Fixed-weight methods of scoring computer-based adaptive tests
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Fixed-weight methods of scoring computer-based adaptive tests

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Published by Law School Admission Council in Newtown, PA .
Written in English


  • Law School Admission Test -- Statistics.,
  • Law schools -- United States -- Entrance examinations -- Statistics.,
  • Law schools -- United States -- Admission -- Statistics.,
  • Computer adaptive testing.

Book details:

Edition Notes

Other titlesScoring computer-based adaptive tests
StatementBert F. Green.
SeriesLSAC research report series, Law School Admission Council computerized testing report -- 97-12, Computerized testing report (Law School Admission Council) -- 97-12.
ContributionsLaw School Admission Council.
The Physical Object
Paginationi, 39 p. :
Number of Pages39
ID Numbers
Open LibraryOL18665729M

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Modern applications of computerized adaptive testing (CAT) are typically grounded in Item Response Theory (IRT; Lord, ). While the IRT foundations of adaptive testing provide a number of approaches to adaptive test scoring that may seem natural and efficient to psychometricians, these approaches may be more demanding for test‐takers, test score users, interested regulatory institutions Cited by: 1. This book traces the development of computerized adaptive testing (CAT) from its origins in the s to its integration with the Armed Services Vocational Aptitude Battery (ASVAB) in the s. Abstract. The testing industry in the United States has undergone major changes in the last 15 years. Classical test theory models and methods which have been in wide use for 60 years or more are being replaced by new test theories and methods, most notably item response theory (Hambleton & Swaminathan, ; and Weiss & Yoes, in Chapter 3).Cited by: Abstract. In this chapter, we present a brief overview of computerized adaptive testing theory, including test design, test assembly, item bank, item selection, scoring and equating, content balance, item exposure and security.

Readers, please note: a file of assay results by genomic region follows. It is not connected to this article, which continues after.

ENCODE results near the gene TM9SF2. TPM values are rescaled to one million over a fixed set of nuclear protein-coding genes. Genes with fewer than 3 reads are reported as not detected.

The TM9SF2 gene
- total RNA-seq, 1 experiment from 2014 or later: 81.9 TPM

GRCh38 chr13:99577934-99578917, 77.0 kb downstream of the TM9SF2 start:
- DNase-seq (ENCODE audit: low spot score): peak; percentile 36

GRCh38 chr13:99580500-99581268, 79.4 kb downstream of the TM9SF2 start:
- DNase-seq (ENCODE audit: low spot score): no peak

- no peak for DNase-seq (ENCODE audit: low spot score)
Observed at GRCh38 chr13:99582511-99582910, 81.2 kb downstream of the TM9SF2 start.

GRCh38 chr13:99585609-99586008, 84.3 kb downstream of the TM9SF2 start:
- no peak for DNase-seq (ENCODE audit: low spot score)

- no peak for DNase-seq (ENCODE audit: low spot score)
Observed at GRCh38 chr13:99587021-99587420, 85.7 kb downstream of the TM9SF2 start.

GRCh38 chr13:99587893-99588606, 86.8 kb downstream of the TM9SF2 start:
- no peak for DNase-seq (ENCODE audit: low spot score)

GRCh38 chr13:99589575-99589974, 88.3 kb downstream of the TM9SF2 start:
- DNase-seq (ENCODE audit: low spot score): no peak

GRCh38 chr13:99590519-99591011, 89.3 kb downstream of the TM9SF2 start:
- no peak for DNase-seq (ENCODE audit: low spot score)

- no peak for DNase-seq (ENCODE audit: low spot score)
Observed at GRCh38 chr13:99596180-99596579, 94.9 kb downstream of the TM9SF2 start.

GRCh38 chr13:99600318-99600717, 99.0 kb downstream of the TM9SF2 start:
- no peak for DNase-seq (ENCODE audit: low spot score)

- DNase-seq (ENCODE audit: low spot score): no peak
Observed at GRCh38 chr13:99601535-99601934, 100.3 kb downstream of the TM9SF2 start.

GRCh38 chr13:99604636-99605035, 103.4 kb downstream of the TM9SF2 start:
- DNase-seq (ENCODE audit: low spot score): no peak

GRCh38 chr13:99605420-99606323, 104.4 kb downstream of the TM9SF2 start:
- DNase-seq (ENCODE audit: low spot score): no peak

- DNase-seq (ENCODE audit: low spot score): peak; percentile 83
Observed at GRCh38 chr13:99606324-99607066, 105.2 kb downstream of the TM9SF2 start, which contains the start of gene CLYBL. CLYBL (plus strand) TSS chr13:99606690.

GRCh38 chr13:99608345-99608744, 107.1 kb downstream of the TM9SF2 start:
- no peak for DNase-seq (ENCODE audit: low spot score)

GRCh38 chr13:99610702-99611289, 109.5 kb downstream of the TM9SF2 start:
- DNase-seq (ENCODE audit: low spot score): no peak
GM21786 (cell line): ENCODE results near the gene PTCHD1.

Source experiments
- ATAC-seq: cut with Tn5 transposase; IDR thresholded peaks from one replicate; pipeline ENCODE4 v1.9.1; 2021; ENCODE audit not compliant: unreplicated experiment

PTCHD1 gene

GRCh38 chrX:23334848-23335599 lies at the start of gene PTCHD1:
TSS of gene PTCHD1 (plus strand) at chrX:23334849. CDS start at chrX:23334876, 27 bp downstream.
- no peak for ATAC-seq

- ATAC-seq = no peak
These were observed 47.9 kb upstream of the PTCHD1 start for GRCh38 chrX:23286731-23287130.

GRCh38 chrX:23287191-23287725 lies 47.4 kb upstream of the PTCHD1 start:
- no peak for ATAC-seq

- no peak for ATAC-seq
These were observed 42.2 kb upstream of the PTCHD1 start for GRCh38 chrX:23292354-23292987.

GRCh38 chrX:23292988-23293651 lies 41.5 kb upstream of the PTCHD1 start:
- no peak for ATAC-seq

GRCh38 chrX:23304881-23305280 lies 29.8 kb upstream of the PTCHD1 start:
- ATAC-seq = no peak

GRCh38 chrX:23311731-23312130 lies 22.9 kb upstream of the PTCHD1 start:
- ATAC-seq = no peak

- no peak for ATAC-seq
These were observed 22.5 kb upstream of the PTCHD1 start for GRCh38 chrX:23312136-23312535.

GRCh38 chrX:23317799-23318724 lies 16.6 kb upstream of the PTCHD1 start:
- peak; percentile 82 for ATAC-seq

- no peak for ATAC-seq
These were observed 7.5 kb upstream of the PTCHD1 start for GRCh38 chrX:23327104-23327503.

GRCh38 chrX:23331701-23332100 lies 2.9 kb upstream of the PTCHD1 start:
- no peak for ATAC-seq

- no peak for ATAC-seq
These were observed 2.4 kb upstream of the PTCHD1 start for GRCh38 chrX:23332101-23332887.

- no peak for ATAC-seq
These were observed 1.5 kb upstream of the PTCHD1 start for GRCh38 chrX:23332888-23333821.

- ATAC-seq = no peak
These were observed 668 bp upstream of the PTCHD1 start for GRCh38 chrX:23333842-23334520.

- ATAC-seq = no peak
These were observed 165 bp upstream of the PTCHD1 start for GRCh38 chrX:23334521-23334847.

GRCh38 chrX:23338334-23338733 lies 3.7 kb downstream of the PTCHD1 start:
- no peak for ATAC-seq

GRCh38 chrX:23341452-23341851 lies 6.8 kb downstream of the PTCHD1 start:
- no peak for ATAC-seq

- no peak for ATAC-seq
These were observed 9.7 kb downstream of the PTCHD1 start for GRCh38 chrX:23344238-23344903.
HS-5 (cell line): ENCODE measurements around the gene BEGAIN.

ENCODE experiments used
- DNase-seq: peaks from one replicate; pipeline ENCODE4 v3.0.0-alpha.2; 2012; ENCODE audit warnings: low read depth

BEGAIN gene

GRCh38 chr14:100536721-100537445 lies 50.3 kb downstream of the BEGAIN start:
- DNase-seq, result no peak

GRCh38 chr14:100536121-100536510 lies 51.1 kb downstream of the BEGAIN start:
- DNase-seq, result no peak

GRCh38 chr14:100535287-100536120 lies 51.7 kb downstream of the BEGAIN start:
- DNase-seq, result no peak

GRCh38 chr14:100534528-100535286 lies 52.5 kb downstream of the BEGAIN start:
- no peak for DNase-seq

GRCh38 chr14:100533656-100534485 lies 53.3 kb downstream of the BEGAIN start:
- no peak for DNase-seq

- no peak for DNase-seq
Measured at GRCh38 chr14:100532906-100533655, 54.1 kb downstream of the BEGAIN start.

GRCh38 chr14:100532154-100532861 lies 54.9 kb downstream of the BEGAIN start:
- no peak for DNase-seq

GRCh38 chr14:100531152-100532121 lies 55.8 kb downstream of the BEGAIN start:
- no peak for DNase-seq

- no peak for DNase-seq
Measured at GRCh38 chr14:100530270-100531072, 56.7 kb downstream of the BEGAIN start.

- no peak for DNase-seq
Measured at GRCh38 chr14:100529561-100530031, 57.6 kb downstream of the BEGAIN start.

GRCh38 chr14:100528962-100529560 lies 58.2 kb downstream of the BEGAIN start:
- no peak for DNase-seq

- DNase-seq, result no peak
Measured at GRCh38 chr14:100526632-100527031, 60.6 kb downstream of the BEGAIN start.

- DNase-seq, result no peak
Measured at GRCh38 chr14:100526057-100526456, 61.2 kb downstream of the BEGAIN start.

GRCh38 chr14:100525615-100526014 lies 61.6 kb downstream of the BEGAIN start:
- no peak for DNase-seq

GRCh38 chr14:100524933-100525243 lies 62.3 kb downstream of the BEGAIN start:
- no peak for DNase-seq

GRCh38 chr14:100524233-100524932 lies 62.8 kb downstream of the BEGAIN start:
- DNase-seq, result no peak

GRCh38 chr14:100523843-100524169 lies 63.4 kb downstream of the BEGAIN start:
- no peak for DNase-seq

The presentation strategies and analyses possible with computer-based methods would be, at best, impractical, and often, out of the question with traditional assessment methods. Computer-based methods could have several advantages over traditional methods. They could provide faster, more accurate scoring (Bahr and Bahr, ), reduce test-.   This nursing licensure exam is unique from other tests in so many ways, and understanding all of its features is crucial to passing. In this article, we’re taking a look at the method behind scoring the NCLEX, called computerized adaptive testing, how it works and why it’s used for arguably the most important test of a nurse’s career. Computerized adaptive testing (CAT) is a form of computer-based test that adapts to the examinee's ability level. For this reason, it has also been called tailored other words, it is a form of computer-administered test in which the next item or set of items selected to be administered depends on the correctness of the test taker's responses to the most recent items administered. CBT Computer Based Exams are a tool to evaluate students that’s becoming more and more common, mainly because of its advantages over the traditional pencil-and-paper tests. They are also known as Electronic assessment, online assessment, computer assisted assessment or tests are used for all sorts of assessments; psychiatrics, health, aptitudes or .

  Computerized Adaptive Testing (CAT) is a computer-based testing format in which candidates are presented with questions that are uniquely tailored to their individual ability. While traditional linear fixed-form exams present candidates with an ordered series of questions, CAT exams adapt the difficulty of questions presented to candidates. Test Partnership psychometric tests to help you measure true potential. Our adaptive online tests and assessments use the latest psychometric test theory to benchmark your . This study assessed the interpretability of scaled scores based on either number correct (NC) scoring for a paper-and-pencil test or one of two methods of scoring computer-based tests: an item. How GMAT Computer-Adaptive Testing (CAT) and Scoring Works. During the GMAT Quantitative and Verbal sections, the computer-adaptive testing (CAT) system will continually adapt to your ability level, using your responses to build a customized exam for you as you go. This page explains how it all works, and how the scoring system for those two.